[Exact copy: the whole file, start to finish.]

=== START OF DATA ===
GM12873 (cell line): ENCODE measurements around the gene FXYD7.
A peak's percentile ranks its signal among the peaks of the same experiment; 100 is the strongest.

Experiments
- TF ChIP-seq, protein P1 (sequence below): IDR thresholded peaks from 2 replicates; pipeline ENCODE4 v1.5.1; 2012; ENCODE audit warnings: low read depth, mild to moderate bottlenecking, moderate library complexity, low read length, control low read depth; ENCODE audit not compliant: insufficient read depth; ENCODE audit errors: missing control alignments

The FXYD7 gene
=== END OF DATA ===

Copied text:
GM12873 (cell line): ENCODE measurements around the gene FXYD7.
A peak's percentile ranks its signal among the peaks of the same experiment; 100 is the strongest.

Experiments
- TF ChIP-seq, protein P1 (sequence below): IDR thresholded peaks from 2 replicates; pipeline ENCODE4 v1.5.1; 2012; ENCODE audit warnings: low read depth, mild to moderate bottlenecking, moderate library complexity, low read length, control low read depth; ENCODE audit not compliant: insufficient read depth; ENCODE audit errors: missing control alignments

The FXYD7 gene